white throat and stayed there clutching.
SUDDENLY the little nurse found herself
running down the hall. No one was in the
nursery. Miss Vardon was always off the
floor at this time of the day. Her hands were
shaking but just the same they were sure.
She picked her baby up out of his white bas-
ket and looked down at him for a long min-
ute. The little face-oh, the trusting little
face. Then, with him still in her arms, she
walked out of the nursery and down the
corridor. Sister Mary Regis was at the desk
but her back was turned and she did not look
around.
The little nurse's knees were shaking badly
now. After all, there were her mother and the
boys. If they took away her license- if they
wouldn't let her be a nurse any more, what
would happen to them all? Well, the Blessed
Virgin must look after them.
"Dear Mother Mary-" she said and
opened the door of 416.
She drew back the covers and laid the
little white bundle down on the bed, close to
the priceless lace that covered the young
breast.
"There's your baby," she said.
Then she walked out of the room.
Her sobs burned inside her and made her
head throb, and the white wall of a diet kitch-
en is not the softest place to lay a throbbing
head. She did not know how long it was be-
fore she heard distantly a voice saying, "Nora,
Nora."
One of the student nurses hurried in.
"Nora, the emergency bell is on in your
room," she said. "What in the world-"
The little nurse wiped her eyes on a towel
and ran to answer that bell.
"Oh," she said.
The baby was lying on the Girl's arm, just
as a baby should lie. The blue eyes weren't
frozen any more. They were-the little nurse
couldn't tell what they were. You couldn't
possibly see back of the radiance of them.
But the white throat was quivering horribly.
Her hand reached out and touched the baby's
cheek, very softly. It was her left hand.
There was no diamond and platinum wed-
ding ring on it, either.
"I wonder," said the Girl-she spoke with
terrible difficulty-"I wonder, if you'd mind
staying here. I think I'm going to need you."
The voice failed utterly, then with a choked
funny, hurt sob, she said, "He's so little."
"I'll stay," said the little nurse.
FOUR o'clock.
The door opened.
Through that door, you could see a beau-
tiful girl with a baby softly asleep upon her
arm and behind her a very little nurse with a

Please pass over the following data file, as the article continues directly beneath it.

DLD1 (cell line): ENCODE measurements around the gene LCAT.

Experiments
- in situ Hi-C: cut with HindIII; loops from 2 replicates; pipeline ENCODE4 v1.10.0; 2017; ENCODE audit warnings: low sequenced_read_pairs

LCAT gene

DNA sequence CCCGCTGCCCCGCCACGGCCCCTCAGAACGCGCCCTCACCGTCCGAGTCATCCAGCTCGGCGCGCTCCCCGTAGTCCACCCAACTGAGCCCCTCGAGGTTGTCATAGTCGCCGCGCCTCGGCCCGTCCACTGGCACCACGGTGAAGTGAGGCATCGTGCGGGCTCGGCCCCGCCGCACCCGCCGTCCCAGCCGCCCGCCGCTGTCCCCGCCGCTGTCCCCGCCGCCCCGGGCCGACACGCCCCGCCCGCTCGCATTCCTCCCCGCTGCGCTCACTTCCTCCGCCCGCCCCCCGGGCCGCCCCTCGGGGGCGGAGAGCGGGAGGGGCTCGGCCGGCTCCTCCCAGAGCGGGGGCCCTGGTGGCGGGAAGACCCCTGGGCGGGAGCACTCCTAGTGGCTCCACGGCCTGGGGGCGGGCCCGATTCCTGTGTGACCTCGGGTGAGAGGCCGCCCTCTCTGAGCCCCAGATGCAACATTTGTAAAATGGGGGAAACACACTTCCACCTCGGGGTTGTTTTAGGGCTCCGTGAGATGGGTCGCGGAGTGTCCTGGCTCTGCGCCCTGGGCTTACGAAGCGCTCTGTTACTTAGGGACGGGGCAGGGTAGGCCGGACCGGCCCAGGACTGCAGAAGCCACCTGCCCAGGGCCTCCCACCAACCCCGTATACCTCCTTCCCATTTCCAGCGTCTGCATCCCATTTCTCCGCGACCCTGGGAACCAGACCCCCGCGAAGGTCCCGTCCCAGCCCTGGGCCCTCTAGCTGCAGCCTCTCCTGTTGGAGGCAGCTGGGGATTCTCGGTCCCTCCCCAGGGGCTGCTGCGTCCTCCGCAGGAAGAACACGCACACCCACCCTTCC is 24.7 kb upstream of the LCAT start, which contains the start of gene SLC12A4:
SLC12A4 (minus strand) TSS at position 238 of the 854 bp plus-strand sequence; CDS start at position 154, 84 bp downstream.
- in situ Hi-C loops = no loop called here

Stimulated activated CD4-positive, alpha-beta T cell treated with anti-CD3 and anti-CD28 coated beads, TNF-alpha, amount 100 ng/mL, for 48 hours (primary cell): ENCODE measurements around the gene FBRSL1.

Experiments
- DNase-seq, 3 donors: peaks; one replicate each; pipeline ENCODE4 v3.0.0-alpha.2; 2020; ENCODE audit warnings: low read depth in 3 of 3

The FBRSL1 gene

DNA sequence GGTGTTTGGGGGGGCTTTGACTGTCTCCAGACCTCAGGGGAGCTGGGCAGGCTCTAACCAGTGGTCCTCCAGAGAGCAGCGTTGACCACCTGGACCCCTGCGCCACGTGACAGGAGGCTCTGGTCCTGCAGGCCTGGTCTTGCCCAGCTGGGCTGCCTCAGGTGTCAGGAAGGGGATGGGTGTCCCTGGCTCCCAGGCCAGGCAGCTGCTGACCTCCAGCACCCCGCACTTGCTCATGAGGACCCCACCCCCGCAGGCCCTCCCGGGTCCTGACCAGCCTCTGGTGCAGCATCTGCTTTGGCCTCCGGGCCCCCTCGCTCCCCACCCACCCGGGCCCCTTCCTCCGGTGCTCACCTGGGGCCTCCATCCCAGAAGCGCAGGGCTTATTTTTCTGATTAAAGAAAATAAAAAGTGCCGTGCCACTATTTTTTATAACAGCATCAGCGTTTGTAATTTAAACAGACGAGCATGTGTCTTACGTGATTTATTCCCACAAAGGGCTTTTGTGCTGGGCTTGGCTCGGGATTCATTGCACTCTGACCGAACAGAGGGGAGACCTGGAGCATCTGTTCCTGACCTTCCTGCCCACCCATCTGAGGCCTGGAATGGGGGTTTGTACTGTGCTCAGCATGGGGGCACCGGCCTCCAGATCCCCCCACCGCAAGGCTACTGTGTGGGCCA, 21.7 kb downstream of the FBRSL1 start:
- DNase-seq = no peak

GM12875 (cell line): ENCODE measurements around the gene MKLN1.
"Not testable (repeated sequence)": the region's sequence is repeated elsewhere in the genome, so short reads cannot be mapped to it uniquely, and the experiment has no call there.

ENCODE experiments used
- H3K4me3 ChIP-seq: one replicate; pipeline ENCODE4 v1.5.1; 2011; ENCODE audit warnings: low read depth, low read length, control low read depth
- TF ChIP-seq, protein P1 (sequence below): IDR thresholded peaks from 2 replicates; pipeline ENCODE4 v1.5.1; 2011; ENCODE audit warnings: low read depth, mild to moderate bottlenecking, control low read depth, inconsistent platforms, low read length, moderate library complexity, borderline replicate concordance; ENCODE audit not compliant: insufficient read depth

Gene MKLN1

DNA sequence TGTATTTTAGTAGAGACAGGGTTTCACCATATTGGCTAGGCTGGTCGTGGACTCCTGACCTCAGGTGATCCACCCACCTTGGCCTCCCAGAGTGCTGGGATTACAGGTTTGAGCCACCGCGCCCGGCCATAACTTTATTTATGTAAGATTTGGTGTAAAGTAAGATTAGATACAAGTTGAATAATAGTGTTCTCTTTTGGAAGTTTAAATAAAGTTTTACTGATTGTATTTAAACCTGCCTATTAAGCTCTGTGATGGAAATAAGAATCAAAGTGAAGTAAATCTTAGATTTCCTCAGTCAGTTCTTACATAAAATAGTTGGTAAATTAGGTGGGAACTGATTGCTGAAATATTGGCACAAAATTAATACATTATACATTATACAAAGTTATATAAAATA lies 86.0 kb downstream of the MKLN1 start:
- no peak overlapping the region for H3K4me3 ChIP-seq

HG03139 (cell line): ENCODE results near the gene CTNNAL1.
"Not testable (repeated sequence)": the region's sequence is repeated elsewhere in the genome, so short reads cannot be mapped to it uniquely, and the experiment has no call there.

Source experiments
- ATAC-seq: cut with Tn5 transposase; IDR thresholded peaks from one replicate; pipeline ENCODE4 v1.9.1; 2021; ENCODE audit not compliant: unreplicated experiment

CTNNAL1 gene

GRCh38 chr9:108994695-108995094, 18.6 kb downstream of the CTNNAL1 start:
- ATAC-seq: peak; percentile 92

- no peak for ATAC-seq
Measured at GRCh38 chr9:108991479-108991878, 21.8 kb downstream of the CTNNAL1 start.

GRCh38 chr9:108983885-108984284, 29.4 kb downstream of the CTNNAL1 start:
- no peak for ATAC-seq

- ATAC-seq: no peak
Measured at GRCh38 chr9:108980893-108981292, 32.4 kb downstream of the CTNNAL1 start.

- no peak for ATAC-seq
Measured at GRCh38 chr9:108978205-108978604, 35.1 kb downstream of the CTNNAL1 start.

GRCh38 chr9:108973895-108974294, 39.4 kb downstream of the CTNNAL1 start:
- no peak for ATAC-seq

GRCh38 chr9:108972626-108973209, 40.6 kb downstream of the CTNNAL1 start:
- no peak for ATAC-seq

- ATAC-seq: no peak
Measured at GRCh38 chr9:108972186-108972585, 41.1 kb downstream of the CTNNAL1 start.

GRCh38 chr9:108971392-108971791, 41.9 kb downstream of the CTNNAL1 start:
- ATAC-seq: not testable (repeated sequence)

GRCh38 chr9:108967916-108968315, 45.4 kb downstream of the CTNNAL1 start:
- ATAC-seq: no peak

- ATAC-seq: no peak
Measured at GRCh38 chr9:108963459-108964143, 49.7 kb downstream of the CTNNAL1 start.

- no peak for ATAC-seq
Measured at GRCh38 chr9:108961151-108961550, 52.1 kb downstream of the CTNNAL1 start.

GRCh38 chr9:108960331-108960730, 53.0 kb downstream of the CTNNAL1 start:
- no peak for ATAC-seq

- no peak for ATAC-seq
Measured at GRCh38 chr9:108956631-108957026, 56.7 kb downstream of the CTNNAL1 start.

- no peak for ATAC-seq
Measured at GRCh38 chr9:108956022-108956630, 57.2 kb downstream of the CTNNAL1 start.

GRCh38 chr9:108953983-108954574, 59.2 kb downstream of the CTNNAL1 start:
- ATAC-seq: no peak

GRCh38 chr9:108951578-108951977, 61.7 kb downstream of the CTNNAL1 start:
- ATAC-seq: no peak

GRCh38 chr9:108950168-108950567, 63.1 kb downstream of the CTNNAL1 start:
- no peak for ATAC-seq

terribly white face. You could see two lairs
of eyes, radiant blue eyes and blazing brown
eyes.
Two people, two old people, walked into
the room and shut the door behind them.
The little nurse always tried to forget what
happened after that. She had never dreamed
that people could talk that way or look that
way. Never. And she had been in some pretty
tough places. Once she leaped swiftly be-
tween the Girl on the bed and the face bent
above her. The face that was actually like
a Medusa. And once she got ready every
muscle in her body. She knew exactly what
she was going to do if he tried to pick up her
baby. She would strike and scratch and then
she would grab the baby and run.
"It isn't any use, father," said the Girl.
Their voices had been terrible, but hers was
only as strong as tempered steel. "I'm not
going to give up my baby."
The father said a wicked word and the
little nurse looked swiftly at the picture of
that Mother whose Babe had been born in
a manger to die upon a cross, as though she
expected the man would be struck down.
But the Girl never winced.
"I'm not going to give up my baby," she
said.  "Why-why-he's mine.      I didn't
know it would be like this when I said I
would. Why, think. Somebody might hurt
him. They might not be good to him and-
love him. It isn't his fault. He's got a right
to a mother. Every baby's got a right to a
mother. There isn't anybody else they can
be sure of. Look at him. He's- he's so little."
Sister Mary Regis came. The doctor came.
For a moment the little nurse thought she
was going to faint. But then she looked at
her baby, lying there safe in his mother's
arms, and she lifted her little chin and stared
straight back at Dr. Ames as though he
weren't anybody at all.
Then she walked over to the bed and said
in a clear, small voice, "I'm afraid I'll have
to ask you all to go now. My patient is tired.
There mustn't be any more noise."
And strangely enough they went.
"I'll take my-your baby back to the
nursery now," said the little nurse.
The Girl clutched at him. "Oh, no," she
said and for the first time looked frightened.
"I'll bring him back, dear," said the little
nurse.
It was the little nurse who carried the baby
down to the shining big (Turn to page 74)
BABE IN ARMS
Continued from page 71